Like today, if I had taken an honest look at myself and just asked God to help me accept and process  that I had anxiety about filming a vulnerable topic, fear of looking foolish, insecurity, whatever and just surrendered it, I wouldn’t have even taken the first bite from that “needy” place and I could have stopped my binge before it began! But the tips only work when I use them. And I can only use them when I am infused with power greater than my little BED brain :)

So I am pledging, alongside you, to follow my own advice. ALL OF IT. Even the hard parts that require supplication, surrender and humility.

I really want to get back to a place of power, where I am letting Him help me stay on track & follow this advice because it makes me feel so much better anyway! I love when I’m eating healthy, processing emotions healthily, and connecting to myself, my God and my body regularly.

I used to think of BED as a curse, but increasingly, because of what it trains me to do for myself,  I choose to think of it as a blessing. Ya!!! Seriously, We, as sufferers, get to be intentional about the way we live our lives. We get to choose every day, not to run from food or to run to it, but to be people who fill ourselves up with better things. Writing every day has made me a better person, and I guarantee I would not have done it as consistently as I do if I didn’t desperately need it to keep this BED in check. So it’s turning out to be really great for me. Maybe it will be for you too!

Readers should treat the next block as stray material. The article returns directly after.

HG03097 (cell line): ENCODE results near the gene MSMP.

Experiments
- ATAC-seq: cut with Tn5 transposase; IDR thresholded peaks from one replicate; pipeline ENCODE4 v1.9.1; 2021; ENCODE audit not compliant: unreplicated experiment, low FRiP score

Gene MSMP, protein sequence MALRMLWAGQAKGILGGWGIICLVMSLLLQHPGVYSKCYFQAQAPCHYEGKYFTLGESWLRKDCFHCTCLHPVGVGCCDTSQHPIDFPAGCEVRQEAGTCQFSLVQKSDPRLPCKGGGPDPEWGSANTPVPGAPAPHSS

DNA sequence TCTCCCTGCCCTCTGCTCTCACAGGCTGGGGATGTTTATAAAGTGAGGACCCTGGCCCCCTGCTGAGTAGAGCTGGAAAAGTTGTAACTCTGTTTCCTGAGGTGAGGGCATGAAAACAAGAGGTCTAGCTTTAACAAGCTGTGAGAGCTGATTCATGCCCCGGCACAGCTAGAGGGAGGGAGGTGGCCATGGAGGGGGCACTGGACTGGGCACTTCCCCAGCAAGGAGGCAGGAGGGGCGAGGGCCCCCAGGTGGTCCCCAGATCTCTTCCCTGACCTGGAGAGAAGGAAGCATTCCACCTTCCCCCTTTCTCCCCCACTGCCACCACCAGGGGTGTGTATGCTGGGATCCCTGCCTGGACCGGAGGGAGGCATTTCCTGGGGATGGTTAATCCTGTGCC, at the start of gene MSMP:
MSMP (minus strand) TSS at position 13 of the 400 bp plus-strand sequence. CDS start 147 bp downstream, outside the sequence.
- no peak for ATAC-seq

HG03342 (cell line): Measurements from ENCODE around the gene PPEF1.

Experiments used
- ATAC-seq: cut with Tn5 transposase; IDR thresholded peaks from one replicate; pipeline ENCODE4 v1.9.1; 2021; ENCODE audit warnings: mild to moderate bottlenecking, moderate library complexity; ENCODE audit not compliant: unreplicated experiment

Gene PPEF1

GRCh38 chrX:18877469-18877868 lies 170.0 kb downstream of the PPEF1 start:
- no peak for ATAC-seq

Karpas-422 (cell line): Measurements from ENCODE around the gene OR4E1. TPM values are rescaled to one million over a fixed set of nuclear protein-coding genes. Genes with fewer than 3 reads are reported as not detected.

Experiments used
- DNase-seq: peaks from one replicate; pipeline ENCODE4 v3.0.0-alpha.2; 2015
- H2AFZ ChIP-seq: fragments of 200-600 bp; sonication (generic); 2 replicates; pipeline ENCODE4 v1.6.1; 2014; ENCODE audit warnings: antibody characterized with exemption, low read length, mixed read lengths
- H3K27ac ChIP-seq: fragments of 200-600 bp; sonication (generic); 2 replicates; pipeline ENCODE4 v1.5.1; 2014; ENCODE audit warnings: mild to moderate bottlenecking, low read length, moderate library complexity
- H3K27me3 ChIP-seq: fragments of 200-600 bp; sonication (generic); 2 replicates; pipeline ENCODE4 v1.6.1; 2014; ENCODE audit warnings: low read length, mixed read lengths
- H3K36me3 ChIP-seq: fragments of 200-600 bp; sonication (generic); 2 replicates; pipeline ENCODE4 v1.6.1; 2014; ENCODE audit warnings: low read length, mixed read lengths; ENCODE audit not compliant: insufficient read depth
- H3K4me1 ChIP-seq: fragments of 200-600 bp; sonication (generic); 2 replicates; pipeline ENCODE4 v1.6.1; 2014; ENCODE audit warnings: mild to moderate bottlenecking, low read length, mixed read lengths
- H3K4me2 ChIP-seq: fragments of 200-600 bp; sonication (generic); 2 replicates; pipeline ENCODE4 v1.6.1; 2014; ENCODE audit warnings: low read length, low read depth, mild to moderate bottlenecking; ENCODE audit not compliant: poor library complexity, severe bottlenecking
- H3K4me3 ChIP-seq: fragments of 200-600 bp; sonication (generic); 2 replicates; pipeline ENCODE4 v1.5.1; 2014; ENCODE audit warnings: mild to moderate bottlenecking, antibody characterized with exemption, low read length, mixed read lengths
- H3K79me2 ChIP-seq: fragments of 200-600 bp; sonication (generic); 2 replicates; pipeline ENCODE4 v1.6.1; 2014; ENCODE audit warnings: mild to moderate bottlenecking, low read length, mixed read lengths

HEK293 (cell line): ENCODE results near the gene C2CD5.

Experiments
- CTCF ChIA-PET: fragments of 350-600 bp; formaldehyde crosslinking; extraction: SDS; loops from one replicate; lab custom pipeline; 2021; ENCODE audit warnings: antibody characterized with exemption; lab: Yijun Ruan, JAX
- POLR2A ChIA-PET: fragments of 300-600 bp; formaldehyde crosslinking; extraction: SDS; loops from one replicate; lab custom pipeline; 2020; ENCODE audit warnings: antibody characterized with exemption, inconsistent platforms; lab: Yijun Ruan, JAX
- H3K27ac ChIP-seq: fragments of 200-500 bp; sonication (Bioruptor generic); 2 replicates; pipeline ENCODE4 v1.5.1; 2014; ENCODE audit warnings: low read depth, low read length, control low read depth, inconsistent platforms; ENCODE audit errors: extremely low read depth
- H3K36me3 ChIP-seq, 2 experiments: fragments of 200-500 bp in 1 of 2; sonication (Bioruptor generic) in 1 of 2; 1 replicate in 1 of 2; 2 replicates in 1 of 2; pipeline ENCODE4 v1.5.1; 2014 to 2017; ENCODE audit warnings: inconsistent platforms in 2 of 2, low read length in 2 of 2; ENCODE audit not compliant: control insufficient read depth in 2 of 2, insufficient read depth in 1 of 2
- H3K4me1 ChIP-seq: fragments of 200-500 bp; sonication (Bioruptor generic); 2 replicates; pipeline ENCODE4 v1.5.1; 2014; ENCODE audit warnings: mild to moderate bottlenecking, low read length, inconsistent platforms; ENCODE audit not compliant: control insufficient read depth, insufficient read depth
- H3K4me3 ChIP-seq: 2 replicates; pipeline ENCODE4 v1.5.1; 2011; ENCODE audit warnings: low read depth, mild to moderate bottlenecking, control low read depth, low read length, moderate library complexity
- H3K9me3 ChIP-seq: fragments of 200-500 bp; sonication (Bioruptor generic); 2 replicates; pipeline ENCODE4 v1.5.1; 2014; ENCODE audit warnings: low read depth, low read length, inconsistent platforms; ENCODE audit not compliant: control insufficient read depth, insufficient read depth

It’s brought me closer to God and to myself. I also wouldn’t be in Celebrate Recovery, which has made me a better person inside and out in more ways than any other single thing I think I have ever done. I also wouldn’t have had so many vulnerable, raw, and connecting conversations with women and men all over the world. I also wouldn’t have had to dig deep and begin to tackle my underlying issues of lack, low self-esteem, anxiety, fear, and insecurity if there was not a physical manifestation like BED.

So I can tell you that am grateful.

I can also tell you that, even though I am not perfect, I do promise it gets so much better when you actually reach outward and inward to go deep with the underlying stuff that causes BED. It isn’t always fun to do the work, but I can say I truly don’t live like I used to.

Yes, today I messed up. Today, I woke up and acted rebelliously. I purposefully neglected to take my own advice. I broke almost every single rule on here, starting with asking God to help me process my self-doubt and anxious emotions. From ignoring my journaling, to eating standing up, and on and on until I am eating everything and breaking every single boundary I have in a tornado of shame and fear and manic consumption and self-sabotage. But, I am not foolish enough to think I don’t know I did it to myself. I am not a victim. None of us have to be victims.